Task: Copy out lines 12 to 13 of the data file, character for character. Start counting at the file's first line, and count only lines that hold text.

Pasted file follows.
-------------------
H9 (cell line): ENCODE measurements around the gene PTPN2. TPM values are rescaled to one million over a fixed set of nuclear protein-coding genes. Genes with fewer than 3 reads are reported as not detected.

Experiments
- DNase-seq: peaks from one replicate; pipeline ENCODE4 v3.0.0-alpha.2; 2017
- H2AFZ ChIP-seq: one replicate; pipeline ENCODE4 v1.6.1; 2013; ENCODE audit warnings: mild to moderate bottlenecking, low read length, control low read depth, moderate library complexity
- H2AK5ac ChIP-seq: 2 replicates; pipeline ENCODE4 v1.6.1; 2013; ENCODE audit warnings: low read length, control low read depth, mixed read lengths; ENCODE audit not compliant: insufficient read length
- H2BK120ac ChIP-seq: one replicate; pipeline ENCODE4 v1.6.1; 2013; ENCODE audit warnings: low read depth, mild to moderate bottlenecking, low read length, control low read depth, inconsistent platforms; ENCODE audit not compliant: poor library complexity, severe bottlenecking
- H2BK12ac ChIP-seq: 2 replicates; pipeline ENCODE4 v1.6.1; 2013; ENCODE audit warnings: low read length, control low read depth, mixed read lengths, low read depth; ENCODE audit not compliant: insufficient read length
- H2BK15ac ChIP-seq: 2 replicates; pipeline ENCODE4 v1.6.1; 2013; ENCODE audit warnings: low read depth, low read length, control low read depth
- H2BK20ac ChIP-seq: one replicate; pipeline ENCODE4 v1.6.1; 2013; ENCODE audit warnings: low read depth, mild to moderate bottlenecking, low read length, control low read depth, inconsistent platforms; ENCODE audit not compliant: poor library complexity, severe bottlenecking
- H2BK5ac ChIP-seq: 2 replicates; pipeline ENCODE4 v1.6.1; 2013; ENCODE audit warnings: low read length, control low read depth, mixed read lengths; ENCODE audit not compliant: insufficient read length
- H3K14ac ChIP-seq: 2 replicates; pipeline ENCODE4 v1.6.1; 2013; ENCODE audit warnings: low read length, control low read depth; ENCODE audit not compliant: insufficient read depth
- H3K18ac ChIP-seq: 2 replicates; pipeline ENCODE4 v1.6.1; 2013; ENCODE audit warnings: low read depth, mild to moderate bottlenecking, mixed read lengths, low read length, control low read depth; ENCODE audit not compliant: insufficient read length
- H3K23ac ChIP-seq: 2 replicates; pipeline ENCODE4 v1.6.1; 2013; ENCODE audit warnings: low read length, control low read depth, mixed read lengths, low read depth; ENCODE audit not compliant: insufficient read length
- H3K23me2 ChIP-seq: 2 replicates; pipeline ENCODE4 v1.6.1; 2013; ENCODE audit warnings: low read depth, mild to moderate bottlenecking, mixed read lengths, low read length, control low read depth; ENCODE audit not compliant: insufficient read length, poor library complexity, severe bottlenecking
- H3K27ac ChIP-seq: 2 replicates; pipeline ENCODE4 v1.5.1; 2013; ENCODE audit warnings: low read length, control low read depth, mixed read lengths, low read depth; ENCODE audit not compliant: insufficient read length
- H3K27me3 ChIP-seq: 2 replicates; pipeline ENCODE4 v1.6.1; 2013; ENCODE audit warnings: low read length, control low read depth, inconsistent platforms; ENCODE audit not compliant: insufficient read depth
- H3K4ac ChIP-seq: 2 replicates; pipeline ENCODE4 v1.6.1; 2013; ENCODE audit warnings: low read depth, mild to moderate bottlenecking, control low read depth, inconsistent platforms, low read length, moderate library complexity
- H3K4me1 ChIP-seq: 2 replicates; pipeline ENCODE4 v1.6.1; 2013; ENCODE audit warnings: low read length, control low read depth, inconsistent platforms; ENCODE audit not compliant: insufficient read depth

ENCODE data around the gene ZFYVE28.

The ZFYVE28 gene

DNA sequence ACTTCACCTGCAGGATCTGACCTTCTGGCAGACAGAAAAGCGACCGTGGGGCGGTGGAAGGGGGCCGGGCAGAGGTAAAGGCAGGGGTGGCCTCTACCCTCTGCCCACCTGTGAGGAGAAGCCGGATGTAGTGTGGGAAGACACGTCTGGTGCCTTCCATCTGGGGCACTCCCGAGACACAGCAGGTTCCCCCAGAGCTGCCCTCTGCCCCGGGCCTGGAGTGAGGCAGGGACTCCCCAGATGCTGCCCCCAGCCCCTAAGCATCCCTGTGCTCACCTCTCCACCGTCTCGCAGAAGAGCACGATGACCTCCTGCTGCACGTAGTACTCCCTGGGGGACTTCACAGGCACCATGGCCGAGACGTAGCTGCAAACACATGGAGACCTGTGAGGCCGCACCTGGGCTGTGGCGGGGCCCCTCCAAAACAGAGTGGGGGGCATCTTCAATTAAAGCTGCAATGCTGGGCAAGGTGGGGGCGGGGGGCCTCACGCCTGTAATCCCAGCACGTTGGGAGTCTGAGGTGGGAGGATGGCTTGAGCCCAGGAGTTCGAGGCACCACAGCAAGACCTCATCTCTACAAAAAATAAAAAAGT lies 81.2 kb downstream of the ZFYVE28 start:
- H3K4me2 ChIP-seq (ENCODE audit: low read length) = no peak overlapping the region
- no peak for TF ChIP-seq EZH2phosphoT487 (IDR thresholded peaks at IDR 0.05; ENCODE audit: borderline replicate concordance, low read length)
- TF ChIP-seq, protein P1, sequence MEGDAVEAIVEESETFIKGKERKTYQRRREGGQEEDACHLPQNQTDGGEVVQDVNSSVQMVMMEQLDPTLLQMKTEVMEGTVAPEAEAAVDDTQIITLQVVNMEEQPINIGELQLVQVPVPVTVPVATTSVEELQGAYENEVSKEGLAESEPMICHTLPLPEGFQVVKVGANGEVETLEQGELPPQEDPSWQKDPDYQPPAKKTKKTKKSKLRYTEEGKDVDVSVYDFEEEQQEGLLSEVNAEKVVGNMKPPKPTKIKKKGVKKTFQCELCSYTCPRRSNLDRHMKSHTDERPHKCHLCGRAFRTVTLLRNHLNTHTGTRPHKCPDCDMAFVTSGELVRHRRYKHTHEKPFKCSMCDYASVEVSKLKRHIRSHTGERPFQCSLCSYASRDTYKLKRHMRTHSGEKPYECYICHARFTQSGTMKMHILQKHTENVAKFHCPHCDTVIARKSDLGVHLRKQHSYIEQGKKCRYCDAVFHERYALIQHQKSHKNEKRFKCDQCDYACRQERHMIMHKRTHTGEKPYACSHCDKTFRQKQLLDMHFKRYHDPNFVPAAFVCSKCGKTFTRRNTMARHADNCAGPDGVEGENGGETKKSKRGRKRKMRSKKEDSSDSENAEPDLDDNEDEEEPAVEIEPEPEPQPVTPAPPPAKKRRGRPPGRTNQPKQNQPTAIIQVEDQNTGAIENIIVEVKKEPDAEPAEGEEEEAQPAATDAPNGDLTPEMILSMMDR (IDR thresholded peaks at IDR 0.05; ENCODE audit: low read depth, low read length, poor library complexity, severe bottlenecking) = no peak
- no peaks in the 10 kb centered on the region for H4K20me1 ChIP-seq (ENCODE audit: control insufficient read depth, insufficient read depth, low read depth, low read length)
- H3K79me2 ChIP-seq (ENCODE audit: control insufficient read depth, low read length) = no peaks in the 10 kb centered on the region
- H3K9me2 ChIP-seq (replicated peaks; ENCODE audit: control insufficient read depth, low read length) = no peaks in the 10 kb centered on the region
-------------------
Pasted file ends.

- H3K18ac ChIP-seq: 2 replicates; pipeline ENCODE4 v1.6.1; 2013; ENCODE audit warnings: low read depth, mild to moderate bottlenecking, mixed read lengths, low read length, control low read depth; ENCODE audit not compliant: insufficient read length
- H3K23ac ChIP-seq: 2 replicates; pipeline ENCODE4 v1.6.1; 2013; ENCODE audit warnings: low read length, control low read depth, mixed read lengths, low read depth; ENCODE audit not compliant: insufficient read length